By JUSTIN HANSON (@HunterHanson1)
Photo credit goes to fiscaltimes.com.
The Kentucky Derby is not just a horse race.
At least, not if you are a Kentucky resident. When my family moved from Minnesota to Kentucky about two years ago, there were a lot of adjustments, but one of the biggest surprises was the enormous cultural significance placed on the two-minute-long race around a 1.25-mile track.
Louisville is an interesting city. Most of the locals think it is a Southern city, but it lies on the Ohio River. It claims to be a part of the South, but it directly borders Indiana, and Cincinnati, Ohio, is not far away. It is where East meets West and North meets South.
The Derby, though, is all about the South. From Seersucker suits to Southern-style dresses, mint julips and Derby pie, this event seems more about cultural pride than the race itself. In fact, it is such a big deal to locals that schools give the Friday before off as a holiday, called Oaks Day, where the locals head out to the track to enjoy the festivities before the “out-of-towners” take over Saturday.
Perhaps the reason the event has become so important is because of the value of tradition. The race has been held every year since 1875, and horse racing was one of the most popular sporting events for decades. Now that it is not on the forefront of the sports world, the Derby is the chance it gets to take the spotlight again. The Derby also give Kentuckians the chance to celebrate their traditions through the singing of “My Old Kentucky Home,” the official state song.
Maybe the event’s popularity is due to the star power of the celebrities that attend it. From actors to politicians and star quarterbacks, the Derby attracts the rich and famous from all over the country.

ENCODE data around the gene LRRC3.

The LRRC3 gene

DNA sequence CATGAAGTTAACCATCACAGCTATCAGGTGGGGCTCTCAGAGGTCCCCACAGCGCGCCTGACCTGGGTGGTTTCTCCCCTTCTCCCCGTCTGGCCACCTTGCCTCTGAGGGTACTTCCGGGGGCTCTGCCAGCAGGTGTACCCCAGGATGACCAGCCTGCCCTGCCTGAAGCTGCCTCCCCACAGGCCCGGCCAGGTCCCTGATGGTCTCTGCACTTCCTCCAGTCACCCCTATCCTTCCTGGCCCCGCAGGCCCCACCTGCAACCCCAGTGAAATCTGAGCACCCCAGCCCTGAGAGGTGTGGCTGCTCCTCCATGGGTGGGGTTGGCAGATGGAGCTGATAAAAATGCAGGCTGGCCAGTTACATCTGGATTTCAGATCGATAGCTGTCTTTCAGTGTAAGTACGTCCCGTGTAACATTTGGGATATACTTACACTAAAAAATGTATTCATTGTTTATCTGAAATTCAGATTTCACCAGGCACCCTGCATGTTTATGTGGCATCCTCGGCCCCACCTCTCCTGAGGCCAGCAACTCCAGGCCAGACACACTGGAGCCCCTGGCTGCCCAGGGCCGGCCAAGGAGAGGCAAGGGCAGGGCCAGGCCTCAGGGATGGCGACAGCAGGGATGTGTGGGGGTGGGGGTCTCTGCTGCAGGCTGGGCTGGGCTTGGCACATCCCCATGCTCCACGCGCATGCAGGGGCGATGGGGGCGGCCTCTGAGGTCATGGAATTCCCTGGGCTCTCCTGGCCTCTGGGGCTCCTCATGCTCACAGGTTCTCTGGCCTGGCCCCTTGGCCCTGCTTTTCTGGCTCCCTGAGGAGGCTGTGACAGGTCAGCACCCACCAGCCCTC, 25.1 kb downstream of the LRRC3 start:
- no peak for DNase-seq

Or maybe it carries our interest because it is the first of the three Triple Crown races, followed by the Preakness Stakes and the Belmont Stakes. This means that each year, when we watch the Derby we see who will be the next horse with a chance at history by winning the Triple Crown.
"Maybe the event’s popularity is due to the star power of the celebrities that attend it. "
Tom Brady (left) and Rob Gronkowski (right). Photo credit goes to USA Today.
And let me tell you: This year’s Kentucky Derby winner, Nyquil, may have a shot. The horse was the favorite going in and showed why with a solid victory to improve to a flawless eight wins in eight races.
The event certainly has quite the atmosphere, as I’ve only ever seen Louisville more excited before the University of Kentucky and University of Louisville squared off in the NCAA March Madness tournament in 2014.
Oddly enough, though, the environment at Churchill Downs has two completely different feels to it. On the infield, the area inside the track, you find a large number of exceedingly drunk individuals. It comes across more like a tailgate party before an Alabama football game, except everyone is wearing their best clothes and a crazy hat. In the stands, though, it has a much more refined, sophisticated culture, almost reminiscent of aristocratic times.
Whatever the appeal and the reason for the race’s endurance and cultural significance, I think we can all agree that the best part is the eccentric names of the horses. Here are some of my favorites from this year:
Exaggerator. Outwork. Creator. Majesto. Gun Runner.
Talk about names with some confidence behind them.